Can a silicone implant be replaced with ones own body tissue? Do the silicone implants cause any long term health complications?

I had a rhinoplasty done 10 years ago in Dubai, I believe it was a silicone based to build the bridge, shortly after the surgery, the bridge seems lose and moves when touched. I have developed several health complications and am trying to figure out if this may be related. If I chose to repeat the rhinoplasty, and change from silicone to own body tissue replacement, is that a possibility? Thank you in advance

Doctor Answers 7

Problems with Silicone Nasal Implant

I am not a fan of silicone nasal implants because of the increased risk of infection, movement, and extrusion. I prefer to use the patient's own tissue for augmentation. On many occasions I've removed an implant that is mobile or extruding and placed diced cartilage/fascia grafts. In fact I have 2 such patients for whom I'm doing this in the next month.

Beverly Hills Facial Plastic Surgeon
4.9 out of 5 stars 38 reviews

Revision Rhinoplasty: replacing a silicone implant

Rhinoplasty is a surgery to improve the shape of the nose for breathing or appearance.

Silicone implants are commonly used throughout the world to quickly and easily raise the bridge of the nose for a contoured result. The issue with silicone implants is a lifetime risk of mobility and infection. A surgeon can harvest cartilage for patients who wish to replace it with living tissue. Bear in mind, removing the implants may leave a large pocket/defect that needs to be refilled with a lot of material. I like to use rib cartilage. 

I recommend talking to someone who understands the removal of implants and rib cartilage grafting for a safe and happy result. Safety comes first. 

Victor Chung, MD
San Diego Facial Plastic Surgeon
5.0 out of 5 stars 10 reviews

Can a silicone implant be replaced with ones own body tissue? Do the silicone implants cause any long term health complications?

Yes, the silicone implant can be replaced with yoru own bodies cartilage, typcially from the spetum, ear, or rib. 

Karol A. Gutowski, MD, FACS
Chicago Plastic Surgeon
4.9 out of 5 stars 68 reviews

Silicone Nasal Implant

Thank you for your question.  Yes, silicone nasal implants can be removed, and replaced with your own tissue.  This tissue is cartilage, which can be taken from your septum or your ear.  You also might need cartilage to be taken from one of your ribs, depending on how much is needed.  I would consult with a board certified facial plastic or general plastic surgeon, who specializes in revision rhinoplasty.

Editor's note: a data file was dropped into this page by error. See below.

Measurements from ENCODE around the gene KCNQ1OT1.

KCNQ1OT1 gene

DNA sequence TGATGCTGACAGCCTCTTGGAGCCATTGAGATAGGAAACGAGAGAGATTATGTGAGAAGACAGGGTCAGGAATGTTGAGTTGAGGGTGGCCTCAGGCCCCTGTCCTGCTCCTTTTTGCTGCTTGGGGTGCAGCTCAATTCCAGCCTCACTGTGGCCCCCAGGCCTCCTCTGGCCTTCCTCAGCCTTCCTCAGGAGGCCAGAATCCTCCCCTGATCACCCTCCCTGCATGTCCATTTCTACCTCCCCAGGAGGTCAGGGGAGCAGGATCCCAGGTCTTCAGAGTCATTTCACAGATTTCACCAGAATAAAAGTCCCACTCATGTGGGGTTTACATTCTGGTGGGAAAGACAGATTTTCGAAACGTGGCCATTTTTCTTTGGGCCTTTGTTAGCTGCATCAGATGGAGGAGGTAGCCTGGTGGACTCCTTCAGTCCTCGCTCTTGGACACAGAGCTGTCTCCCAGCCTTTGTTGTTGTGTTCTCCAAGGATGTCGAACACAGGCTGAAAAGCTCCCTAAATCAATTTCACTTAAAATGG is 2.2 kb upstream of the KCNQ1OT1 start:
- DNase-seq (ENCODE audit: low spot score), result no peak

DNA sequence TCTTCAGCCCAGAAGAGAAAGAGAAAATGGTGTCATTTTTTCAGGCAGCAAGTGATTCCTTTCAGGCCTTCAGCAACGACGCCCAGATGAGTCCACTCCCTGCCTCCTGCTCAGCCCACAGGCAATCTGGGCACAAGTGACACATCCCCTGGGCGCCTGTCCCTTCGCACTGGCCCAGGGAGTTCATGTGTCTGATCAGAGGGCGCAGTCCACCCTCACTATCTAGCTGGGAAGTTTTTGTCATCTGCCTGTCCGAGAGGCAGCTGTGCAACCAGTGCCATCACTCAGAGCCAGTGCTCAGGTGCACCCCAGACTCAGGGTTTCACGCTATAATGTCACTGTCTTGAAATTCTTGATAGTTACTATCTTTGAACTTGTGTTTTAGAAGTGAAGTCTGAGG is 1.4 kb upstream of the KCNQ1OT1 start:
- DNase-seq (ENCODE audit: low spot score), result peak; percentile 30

I hope that this helps!

-David Gilpin

David Gilpin, MD
Nashville Facial Plastic Surgeon
5.0 out of 5 stars 21 reviews

Silicone implant

It is possible to remove the silicone implant and instead use your own cartilage.  Commonly,this cartilage is taken from the septum, ear or rib.  I suggest you schedule a consultation with a plastic surgeon who is experienced in rhinoplasty revisions to discuss your options further. 

Adam Bryce Weinfeld, MD
Austin Plastic Surgeon
4.9 out of 5 stars 57 reviews

Nasal Grafts

When possible, I try to use a patient's own tissue.  Usually, cartilage from either the septum, ears, or rib can be used instead of silicone.   There are cases where the silicone dorsal graft is the best option.  Consult with a highly experienced board certified plastic surgeon for an in person evaluation to discuss your options and expectations.

Robert E. Zaworski, MD
Atlanta Plastic Surgeon
4.9 out of 5 stars 60 reviews

Much to think about

That is a great question. Silicone implants are used widely outside the united states for building up the bridge of the nose. In many people there are no issues, but in some the silicone may remain mobile, may become infected, or can extrude. Most likely complications are localized to your nose. The implant may be removed and replaced with rib (your own or from a tissue bank), however this is complex revision surgery and you should make sure that you current situation truly warrants reoperation. If you choose to pursue this surgery you need to be sure your surgeon is comfortable with and has trained extensively in the use of rib grafts --they are very much an advance technique.

Jeffrey Watson, MD
San Diego Facial Plastic Surgeon
5.0 out of 5 stars 8 reviews

These answers are for educational purposes and should not be relied upon as a substitute for medical advice you may receive from your physician. If you have a medical emergency, please call 911. These answers do not constitute or initiate a patient/doctor relationship.